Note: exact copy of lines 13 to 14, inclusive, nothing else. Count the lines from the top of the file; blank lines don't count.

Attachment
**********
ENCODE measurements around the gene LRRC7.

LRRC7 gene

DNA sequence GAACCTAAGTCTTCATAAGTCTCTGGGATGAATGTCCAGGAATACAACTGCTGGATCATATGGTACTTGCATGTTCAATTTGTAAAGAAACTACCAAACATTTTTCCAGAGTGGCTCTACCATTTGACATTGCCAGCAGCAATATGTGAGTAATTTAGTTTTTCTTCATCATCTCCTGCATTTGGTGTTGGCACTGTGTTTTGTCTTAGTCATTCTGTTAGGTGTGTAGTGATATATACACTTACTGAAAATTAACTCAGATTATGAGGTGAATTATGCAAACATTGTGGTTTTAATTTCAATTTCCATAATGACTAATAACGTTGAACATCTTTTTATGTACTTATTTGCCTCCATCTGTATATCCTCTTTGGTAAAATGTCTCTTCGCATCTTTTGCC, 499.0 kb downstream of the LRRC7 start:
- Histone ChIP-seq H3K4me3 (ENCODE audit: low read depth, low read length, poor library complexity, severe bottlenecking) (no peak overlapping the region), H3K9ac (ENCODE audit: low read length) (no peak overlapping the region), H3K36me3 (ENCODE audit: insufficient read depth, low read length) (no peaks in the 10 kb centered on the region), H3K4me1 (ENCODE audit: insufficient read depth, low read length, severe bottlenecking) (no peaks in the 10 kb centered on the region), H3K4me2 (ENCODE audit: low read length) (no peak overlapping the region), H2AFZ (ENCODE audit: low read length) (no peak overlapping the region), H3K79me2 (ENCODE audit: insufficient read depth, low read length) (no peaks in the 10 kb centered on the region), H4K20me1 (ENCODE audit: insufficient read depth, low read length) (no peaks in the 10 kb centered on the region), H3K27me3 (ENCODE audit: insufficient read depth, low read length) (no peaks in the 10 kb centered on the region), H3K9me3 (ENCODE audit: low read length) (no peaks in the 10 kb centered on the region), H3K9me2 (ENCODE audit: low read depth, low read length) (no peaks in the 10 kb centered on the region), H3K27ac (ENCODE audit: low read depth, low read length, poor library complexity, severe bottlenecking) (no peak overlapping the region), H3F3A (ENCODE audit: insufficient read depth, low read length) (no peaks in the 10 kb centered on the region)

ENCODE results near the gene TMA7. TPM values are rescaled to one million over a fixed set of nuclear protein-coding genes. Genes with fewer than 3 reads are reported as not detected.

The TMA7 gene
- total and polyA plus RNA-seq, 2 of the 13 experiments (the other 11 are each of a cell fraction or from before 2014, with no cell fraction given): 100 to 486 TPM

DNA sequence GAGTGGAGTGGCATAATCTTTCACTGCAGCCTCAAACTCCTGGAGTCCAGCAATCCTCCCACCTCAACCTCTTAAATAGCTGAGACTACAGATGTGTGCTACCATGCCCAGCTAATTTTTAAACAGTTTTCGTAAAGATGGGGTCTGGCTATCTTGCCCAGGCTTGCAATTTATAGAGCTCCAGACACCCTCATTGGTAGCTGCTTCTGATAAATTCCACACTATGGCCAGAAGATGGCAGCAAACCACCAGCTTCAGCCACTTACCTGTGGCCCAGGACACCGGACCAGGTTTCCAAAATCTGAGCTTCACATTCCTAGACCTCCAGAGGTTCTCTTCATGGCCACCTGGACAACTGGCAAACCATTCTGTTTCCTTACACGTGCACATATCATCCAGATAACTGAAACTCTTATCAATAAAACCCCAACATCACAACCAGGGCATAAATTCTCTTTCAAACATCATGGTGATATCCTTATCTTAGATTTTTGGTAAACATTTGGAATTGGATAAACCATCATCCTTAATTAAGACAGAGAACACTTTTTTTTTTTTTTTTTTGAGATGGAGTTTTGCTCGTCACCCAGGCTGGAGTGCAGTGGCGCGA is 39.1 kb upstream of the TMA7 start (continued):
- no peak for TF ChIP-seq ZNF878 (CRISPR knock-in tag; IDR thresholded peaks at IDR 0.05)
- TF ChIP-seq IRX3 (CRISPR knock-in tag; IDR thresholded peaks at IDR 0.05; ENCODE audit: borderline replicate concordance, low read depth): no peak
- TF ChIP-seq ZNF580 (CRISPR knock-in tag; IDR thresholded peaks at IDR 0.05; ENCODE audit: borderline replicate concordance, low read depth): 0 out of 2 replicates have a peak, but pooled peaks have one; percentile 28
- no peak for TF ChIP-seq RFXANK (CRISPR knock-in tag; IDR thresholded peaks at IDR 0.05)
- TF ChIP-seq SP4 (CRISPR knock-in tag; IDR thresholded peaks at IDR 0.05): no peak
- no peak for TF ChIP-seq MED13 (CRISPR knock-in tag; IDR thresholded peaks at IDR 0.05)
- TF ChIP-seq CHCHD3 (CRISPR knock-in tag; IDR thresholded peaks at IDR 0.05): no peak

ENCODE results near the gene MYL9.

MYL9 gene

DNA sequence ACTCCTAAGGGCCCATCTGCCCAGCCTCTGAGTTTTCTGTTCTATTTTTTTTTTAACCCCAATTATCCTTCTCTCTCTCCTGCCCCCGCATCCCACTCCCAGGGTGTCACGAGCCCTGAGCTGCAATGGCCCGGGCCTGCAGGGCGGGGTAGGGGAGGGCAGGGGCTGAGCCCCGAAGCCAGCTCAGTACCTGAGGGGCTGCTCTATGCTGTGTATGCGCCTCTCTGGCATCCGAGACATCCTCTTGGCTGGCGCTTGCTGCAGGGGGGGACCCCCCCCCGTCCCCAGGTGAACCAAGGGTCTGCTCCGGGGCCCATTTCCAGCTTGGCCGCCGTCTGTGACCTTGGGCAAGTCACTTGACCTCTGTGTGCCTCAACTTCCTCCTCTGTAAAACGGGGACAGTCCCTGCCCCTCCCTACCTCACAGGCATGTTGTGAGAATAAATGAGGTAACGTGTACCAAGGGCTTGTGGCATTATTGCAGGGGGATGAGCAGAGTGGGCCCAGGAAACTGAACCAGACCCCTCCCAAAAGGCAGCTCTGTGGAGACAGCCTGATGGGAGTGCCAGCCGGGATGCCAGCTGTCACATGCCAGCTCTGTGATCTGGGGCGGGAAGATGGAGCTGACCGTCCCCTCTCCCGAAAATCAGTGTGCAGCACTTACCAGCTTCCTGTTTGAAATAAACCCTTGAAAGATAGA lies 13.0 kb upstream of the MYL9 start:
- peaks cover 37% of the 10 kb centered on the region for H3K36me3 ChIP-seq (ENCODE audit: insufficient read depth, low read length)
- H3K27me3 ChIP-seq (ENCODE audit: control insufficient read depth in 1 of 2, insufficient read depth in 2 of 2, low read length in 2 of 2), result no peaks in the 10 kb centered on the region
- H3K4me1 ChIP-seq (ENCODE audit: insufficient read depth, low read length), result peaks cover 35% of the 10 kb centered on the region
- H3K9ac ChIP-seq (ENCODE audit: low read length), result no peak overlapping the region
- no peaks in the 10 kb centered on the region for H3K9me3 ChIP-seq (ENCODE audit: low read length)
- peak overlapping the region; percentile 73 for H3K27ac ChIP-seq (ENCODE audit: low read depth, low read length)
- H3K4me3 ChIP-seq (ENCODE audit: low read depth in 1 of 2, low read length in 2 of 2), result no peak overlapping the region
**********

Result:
- TF ChIP-seq SP4 (CRISPR knock-in tag; IDR thresholded peaks at IDR 0.05): no peak
- no peak for TF ChIP-seq MED13 (CRISPR knock-in tag; IDR thresholded peaks at IDR 0.05)